These days, keeping up with games can be a full-time job. So how do you separate the signal from the noise, the wheat from the chaff, the Temple Runs from the Temple Jumps? Allow us to help by regularly selecting a game
You Should Play.
Post-apocalyptic games often feature a dude with a gun, blasting away mutants and monsters amidst a crumbling wasteland—but Mushroom 11 is quite a bit different. It keeps the wasteland setting, punctuated with ruined sights of mankind’s existence in the backdrop, but there are no humans or firearms in sight: just a green blob.
And you’ll control that mushroom blob in a very unique and touch-friendly way: by prodding it with your fingers. Doing so kills its nearest cells and causes them to quickly regenerate elsewhere in the form, allowing you to nudge it through the world, send it through tight spaces, and slice it up into bits as needed. You’ll do all of that to navigate the levels, which are filled with pools of lava and acid, grotesque mutant enemies, and plenty of wreckage in your path.
started off on Mac and PC, but actually feels most at home on an iPhone or iPad, where one or more fingers can be used to manipulate the malleable creature to overcome each puzzling platform challenge. It’s a true original, and surely one of the most interesting new releases so far in 2017.
Intrigued? Here’s why Mushroom 11 is a can’t-miss iOS puzzler.
One-of-a-kind action: I can’t think of any game that’s even remotely similar to Mushroom 11, simply because of how the organism works: it’s so effortless and ingenious, and it totally changes how you’ll approach these puzzle-platforming challenges. Everything in the game boils down to molding and reshaping the creature, whether it’s to make it move left or right, climb along the side of a surface, or speedily blast through a tight space in the world.
When I say “effortless,” I mean that it feels logical and responsive—not that it’s particularly easy. The green mushroom reacts to every touch, but figuring out how to harness your abilities to meet each challenge can take some experimentation. You’ll need to learn where to press your finger and how hard, or when to use multiple fingers. And the environment itself often comes into play, like when you’re trying to safely dangle the blob over an edge above a sizzling pool of hot lava.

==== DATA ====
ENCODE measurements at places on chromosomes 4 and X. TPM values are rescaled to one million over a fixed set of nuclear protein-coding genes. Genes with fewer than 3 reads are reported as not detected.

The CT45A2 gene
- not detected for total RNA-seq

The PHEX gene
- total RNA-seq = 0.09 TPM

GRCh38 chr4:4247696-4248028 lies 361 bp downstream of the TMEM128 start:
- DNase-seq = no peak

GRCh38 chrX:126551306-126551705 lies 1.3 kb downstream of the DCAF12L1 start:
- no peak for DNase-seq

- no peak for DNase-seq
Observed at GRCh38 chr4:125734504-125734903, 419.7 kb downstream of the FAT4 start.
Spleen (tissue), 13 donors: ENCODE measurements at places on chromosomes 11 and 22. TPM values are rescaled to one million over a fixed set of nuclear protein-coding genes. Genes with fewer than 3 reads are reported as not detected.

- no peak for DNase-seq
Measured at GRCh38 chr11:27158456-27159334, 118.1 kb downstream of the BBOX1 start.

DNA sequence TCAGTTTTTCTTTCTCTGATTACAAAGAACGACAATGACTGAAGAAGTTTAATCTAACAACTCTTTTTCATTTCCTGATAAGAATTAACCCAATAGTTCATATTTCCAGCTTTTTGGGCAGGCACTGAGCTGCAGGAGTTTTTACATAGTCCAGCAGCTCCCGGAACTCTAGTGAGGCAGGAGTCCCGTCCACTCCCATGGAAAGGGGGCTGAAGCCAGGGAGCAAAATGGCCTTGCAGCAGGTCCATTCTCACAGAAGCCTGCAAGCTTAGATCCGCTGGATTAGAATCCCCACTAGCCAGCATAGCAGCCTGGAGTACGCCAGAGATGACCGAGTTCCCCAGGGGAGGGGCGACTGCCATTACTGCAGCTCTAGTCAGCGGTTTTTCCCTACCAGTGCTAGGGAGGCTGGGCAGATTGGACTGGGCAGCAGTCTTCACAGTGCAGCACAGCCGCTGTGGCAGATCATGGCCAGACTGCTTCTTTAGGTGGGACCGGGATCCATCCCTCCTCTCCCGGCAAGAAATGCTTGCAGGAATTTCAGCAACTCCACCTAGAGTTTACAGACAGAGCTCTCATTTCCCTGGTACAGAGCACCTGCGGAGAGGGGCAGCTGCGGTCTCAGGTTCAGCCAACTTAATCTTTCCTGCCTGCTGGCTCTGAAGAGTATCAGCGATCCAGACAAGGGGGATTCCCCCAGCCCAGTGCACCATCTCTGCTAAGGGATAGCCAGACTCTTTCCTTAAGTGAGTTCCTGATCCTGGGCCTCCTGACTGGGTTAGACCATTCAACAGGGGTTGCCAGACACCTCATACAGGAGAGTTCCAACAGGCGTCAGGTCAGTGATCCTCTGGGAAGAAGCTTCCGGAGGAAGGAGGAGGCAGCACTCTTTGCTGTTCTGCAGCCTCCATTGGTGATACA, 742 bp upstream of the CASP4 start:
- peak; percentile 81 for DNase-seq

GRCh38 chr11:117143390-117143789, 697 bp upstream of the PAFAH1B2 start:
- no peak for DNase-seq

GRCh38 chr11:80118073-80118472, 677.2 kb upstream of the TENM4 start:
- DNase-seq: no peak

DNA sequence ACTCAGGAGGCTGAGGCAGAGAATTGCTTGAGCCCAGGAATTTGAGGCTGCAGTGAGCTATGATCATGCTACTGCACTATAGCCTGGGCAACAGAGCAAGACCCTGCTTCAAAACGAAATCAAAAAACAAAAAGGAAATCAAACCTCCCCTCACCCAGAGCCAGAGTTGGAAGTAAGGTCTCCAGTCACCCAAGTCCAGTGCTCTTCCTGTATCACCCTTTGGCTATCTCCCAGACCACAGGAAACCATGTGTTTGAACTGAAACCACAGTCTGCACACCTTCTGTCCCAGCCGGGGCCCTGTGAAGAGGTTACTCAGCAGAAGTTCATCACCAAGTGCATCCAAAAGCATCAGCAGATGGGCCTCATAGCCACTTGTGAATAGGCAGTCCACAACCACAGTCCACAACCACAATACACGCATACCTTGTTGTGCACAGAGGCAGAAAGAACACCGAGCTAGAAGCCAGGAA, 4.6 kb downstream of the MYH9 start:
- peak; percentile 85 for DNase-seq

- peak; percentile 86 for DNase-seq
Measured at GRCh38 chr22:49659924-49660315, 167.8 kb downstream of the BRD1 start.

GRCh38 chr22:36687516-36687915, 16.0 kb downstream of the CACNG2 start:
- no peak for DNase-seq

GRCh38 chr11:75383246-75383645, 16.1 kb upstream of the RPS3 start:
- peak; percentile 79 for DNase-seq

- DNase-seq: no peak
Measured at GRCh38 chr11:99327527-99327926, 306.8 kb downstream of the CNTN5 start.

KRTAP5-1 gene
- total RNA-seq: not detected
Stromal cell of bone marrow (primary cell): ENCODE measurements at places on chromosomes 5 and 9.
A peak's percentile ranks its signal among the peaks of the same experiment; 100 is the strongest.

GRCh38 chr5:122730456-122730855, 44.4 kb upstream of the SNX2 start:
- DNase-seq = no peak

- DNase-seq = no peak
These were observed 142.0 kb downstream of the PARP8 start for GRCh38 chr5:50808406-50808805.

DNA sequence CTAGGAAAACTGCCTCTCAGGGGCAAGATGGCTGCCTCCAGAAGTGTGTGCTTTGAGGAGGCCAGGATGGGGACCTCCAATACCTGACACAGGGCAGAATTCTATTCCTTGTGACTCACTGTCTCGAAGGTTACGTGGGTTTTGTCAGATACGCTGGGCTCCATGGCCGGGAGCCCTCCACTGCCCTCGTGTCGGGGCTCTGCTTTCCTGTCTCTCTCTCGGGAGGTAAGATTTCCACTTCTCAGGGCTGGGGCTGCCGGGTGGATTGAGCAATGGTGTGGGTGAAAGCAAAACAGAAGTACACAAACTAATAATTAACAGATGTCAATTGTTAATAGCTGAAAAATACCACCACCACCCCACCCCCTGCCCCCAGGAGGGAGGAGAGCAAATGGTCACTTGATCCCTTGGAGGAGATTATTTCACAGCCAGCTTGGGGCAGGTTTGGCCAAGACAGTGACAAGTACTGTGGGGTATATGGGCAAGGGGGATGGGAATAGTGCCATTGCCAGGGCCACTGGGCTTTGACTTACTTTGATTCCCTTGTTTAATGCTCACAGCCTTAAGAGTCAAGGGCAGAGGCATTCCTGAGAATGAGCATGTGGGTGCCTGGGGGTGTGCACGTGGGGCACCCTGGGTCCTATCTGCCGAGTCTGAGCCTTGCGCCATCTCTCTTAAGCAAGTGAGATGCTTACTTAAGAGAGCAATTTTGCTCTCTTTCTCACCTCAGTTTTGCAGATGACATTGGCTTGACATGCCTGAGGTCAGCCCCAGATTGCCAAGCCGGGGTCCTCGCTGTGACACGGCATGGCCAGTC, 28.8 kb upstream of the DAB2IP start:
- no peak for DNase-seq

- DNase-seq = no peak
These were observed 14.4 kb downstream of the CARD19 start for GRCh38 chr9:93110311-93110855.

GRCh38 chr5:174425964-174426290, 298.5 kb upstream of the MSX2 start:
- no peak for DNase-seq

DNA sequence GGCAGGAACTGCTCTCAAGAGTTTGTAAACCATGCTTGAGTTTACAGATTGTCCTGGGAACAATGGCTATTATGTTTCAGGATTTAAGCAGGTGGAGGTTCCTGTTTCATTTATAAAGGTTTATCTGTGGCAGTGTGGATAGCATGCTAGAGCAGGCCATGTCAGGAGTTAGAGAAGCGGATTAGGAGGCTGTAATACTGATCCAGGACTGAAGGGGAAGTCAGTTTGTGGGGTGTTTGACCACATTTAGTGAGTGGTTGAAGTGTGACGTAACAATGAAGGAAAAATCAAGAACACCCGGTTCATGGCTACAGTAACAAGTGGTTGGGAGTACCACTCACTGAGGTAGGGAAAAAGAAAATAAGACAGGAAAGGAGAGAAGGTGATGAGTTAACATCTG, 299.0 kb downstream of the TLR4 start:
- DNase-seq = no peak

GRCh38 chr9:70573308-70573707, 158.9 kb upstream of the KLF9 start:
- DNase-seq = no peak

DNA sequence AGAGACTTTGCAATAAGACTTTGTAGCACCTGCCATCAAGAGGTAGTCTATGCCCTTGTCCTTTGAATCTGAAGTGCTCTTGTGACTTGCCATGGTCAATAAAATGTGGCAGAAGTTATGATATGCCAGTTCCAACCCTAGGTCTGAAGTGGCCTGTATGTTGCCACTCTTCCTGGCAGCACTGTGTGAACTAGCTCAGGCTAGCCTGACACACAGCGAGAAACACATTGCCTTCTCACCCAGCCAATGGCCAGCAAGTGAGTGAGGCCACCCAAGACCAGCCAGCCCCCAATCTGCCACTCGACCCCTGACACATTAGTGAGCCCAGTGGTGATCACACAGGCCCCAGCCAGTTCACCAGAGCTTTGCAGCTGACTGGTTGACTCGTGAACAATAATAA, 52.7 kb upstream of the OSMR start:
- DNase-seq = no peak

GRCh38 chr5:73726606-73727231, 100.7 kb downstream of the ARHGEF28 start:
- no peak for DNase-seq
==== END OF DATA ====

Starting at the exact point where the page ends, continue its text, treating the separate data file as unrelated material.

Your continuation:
It only gets wilder: Mushroom 11 thankfully eases you into the process of learning how to maneuver the organism, but then it kicks up the difficulty and starts pushing you through intense gauntlets of obstacles. You’ll guide the blob through long series of rusted machines, use a shredder to shoot little bits of it to safety, and even face heinous, screen-filling boss enemies. In one memorable instance, I had to turn the mushroom into a ramp to fling the foe’s explosive projectiles back into its own face.
Even as the challenges become even more daunting, I love how Mushroom 11 stays approachable. Each new obstacle might be difficult to execute, but there’s rarely confusion about what you need to do to move on—you just need to figure out how. And the mushroom’s malleable design unlocks so many puzzle possibilities.
It’s perfect for touch: Although Mushroom 11 was first released for computers, developer Untame says it was initially designed for touch—and it really shows, given how smart and responsive it all feels here. This is a pretty meaty and challenging puzzle adventure, yet it’s all boiled down to simple touch interactions. Mushroom 11 certainly isn’t a casual game, but at least the controls stay understandable throughout.
It may take you a while to clear each of the game’s seven worlds, especially as the difficulty level increases, but frequent checkpoints ensure that you can play for even a few minutes at a time without losing progress. Likewise, when your mushroom burns up in lava or gets the business end of a fireball, you’ll be right back in action without losing a step. Paired with the grungy, lived-in environments and atmospheric soundtrack from
The Future Sound of London, Mushroom 11 makes a strong, one-of-a-kind impression.